Bovine trail builders.

Discussion in 'Mountain Bikes' started by Tj, Apr 23, 2003.

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  1. Tj

    Tj Guest

    I did not know that cows have built in clinometers. They can make a bench cut with out any trail
    care crew training. Switchbacks are always a pleasure to ride when cut by a cow. They can make
    contol points while chewing a cud. They naturally keep the dust down by "watering" . I would say
    that cows make better singletrack builders. The world needs more cows. Not just on bikes either.

    TJ
     
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  2. Mattb

    Mattb Guest

    "TJ" <[email protected]> wrote in message
    news:[email protected]...
    > I did not know that cows have built in clinometers. They can make a bench cut with out any trail
    > care crew training. Switchbacks are always a pleasure to ride when cut by a cow. They can make
    > contol points while chewing a cud. They naturally keep the dust down by "watering" . I would say
    > that cows make better singletrack builders. The world needs more
    cows.
    > Not just on bikes either.
    >
    > TJ
    >
    >

    Those Fruita cows must be smarter than the Gunnison ones. While our cows are good at starting
    trails, they will often make eight or ten parallel trails instead of one. They also don't stay off
    when it's wet and end up making them all chopped up. Then to top it all off, they drop those big
    land mines that will blow up all over you (and sometimes your bite valve) if you hit one. All that
    being said, some of my favorite trails were started by cows and then refined by humans. That seems
    to be a good combo.

    Matt (Beef. It makes trails.)
     
  3. MattB says:

    >All that being said, some of my favorite trails were started by cows and then refined by humans.
    >That seems to be a good combo.

    My best memory of hillside trails cut by animals were the trails on the Wares west of Swanage
    (that's as in Dorset, England) by the sheep from Giles' Farm. Used to walk down there once a week or
    so to go swimming. Perfect little trails, occasional switchbacks.

    Steve
     
  4. Tj

    Tj Guest

    "MattB" <[email protected]> wrote in message news:[email protected]...
    > "TJ" <[email protected]> wrote in message
    > news:[email protected]...
    > > I did not know that cows have built in clinometers. They can make a
    bench
    > > cut with out any trail care crew training. Switchbacks are always a pleasure to ride when cut by
    > > a cow. They can make contol points while chewing a cud. They naturally keep the dust down by
    > > "watering" . I
    would
    > > say that cows make better singletrack builders. The world needs more
    > cows.
    > > Not just on bikes either.
    > >
    > > TJ
    > >
    > >
    >
    > Those Fruita cows must be smarter than the Gunnison ones. While our cows
    are
    > good at starting trails, they will often make eight or ten parallel trails instead of one. They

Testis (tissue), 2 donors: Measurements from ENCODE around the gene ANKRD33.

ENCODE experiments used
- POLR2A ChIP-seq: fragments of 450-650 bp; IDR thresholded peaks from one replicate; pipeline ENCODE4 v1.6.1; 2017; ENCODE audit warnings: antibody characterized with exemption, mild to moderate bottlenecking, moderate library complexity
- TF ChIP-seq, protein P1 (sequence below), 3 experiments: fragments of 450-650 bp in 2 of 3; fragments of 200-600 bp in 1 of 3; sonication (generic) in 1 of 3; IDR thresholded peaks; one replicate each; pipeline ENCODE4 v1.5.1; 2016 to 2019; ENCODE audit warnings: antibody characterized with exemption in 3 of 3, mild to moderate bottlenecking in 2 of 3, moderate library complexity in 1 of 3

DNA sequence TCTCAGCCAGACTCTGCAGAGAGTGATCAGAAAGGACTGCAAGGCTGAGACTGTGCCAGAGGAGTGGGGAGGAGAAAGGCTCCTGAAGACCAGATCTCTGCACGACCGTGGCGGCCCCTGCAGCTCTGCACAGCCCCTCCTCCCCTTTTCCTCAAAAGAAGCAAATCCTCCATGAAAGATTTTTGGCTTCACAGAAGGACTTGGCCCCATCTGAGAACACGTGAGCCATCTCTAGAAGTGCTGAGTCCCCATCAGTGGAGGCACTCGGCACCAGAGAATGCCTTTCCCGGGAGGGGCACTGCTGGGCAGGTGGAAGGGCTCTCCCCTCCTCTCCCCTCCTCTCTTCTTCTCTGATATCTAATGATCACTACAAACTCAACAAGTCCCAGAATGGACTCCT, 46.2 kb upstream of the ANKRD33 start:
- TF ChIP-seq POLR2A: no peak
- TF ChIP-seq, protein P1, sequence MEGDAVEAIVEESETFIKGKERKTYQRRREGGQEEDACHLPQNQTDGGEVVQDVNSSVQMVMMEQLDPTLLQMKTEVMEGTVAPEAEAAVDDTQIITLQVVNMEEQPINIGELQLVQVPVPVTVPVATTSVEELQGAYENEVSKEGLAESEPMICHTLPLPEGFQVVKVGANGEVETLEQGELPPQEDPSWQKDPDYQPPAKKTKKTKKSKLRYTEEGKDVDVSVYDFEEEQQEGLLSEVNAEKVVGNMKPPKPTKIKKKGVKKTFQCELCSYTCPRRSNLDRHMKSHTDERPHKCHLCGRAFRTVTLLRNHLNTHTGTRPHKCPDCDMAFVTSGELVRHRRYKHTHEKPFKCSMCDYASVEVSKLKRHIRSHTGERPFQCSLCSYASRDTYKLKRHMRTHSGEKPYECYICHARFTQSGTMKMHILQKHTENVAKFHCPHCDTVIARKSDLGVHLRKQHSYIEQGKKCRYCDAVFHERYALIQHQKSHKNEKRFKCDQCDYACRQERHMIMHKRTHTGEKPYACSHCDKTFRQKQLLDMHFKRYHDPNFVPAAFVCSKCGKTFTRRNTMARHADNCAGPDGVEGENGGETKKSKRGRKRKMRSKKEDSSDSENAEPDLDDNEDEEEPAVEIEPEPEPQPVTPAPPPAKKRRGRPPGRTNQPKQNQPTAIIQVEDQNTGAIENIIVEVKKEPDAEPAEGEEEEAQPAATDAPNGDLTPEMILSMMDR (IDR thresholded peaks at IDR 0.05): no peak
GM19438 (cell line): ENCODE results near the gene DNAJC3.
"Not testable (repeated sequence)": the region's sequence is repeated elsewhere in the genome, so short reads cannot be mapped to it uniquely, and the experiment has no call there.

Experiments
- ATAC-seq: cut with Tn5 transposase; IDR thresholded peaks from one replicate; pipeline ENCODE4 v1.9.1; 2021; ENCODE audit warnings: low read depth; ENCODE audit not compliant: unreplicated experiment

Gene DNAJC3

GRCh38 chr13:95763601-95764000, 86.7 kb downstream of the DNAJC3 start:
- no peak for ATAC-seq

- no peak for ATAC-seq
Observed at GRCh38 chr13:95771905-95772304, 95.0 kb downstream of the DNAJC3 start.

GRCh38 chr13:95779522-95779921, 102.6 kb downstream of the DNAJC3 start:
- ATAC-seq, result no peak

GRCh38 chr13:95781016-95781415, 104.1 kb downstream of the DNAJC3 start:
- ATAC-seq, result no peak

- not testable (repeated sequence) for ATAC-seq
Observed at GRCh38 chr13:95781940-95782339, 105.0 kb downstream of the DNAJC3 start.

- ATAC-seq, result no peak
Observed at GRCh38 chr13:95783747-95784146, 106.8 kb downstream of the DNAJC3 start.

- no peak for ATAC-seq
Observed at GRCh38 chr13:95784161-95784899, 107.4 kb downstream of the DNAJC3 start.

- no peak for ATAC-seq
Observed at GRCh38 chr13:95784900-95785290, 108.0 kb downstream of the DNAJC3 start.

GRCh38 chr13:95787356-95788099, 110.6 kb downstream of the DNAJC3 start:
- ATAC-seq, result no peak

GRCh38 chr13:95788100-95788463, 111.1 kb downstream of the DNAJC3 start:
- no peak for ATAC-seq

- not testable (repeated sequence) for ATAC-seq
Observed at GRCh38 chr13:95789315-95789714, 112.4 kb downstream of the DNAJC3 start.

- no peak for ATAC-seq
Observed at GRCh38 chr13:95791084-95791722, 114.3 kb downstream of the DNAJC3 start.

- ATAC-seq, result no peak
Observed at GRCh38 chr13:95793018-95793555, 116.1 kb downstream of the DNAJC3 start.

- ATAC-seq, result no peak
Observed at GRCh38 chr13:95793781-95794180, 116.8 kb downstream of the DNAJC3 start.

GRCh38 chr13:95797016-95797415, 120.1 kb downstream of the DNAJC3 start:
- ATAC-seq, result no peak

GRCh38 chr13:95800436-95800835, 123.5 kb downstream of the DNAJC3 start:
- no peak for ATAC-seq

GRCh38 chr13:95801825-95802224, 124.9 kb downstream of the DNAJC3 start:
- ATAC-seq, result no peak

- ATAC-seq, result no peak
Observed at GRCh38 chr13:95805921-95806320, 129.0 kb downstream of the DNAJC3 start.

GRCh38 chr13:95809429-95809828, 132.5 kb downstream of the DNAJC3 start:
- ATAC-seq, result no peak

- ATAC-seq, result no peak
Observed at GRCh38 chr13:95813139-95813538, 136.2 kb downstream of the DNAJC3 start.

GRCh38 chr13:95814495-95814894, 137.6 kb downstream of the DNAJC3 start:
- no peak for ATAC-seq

> also don't stay off when it's wet and end up making them all chopped up. Then to top it all off,
    > they drop those big land
    mines
    > that will blow up all over you (and sometimes your bite valve) if you hit one. All that being
    > said, some of my favorite trails were started by cows and then refined by humans. That seems to be
    > a good combo.
    >
    > Matt (Beef. It makes trails.)
    >
    >
    I agree cows have a tendency to wander and not go anywhere that you want to be. Regarding the
    landmines they lay. Those are usually dried up within minutes. We have some folks around here that
    paint the cowchips and sell them as art.

    TJ
     
  5. Bb

    Bb Guest

    On Tue, 22 Apr 2003 21:56:10 -0600, TJ wrote:

    > I agree cows have a tendency to wander and not go anywhere that you want to be. Regarding the
    > landmines they lay. Those are usually dried up within minutes.

    "Minutes?". In a furnace maybe.

    > We have some folks around here that paint the cowchips and sell them as art.

    Lemme guess - to tourists?

    --
    -BB- To reply to me, drop the attitude (from my e-mail address, at least)
     
  6. Mattb

    Mattb Guest

    "TJ" <[email protected]> wrote in message
    news:[email protected]...
    >
    <snip>
    > >
    > I agree cows have a tendency to wander and not go anywhere that you want
    to
    > be. Regarding the landmines they lay. Those are usually dried up within minutes. We have some
    > folks around here that paint the cowchips and sell them as art.
    >
    > TJ
    >

    I don't know about drying in minutes, that usually just creates the hardened shell that keeps the
    soft insides fresh (from my experience). Maybe it's because it cooler up here. Although once they do
    dry in a day or two they are quite benign and sometimes a good launch point for a bunny hop. Just be
    sure it really is dry and not just hardened a little on the outside!

    Matt
     
  7. Bb

    Bb Guest

    On Wed, 23 Apr 2003 10:17:45 -0600, MattB wrote:

    > I don't know about drying in minutes, that usually just creates the hardened shell that keeps the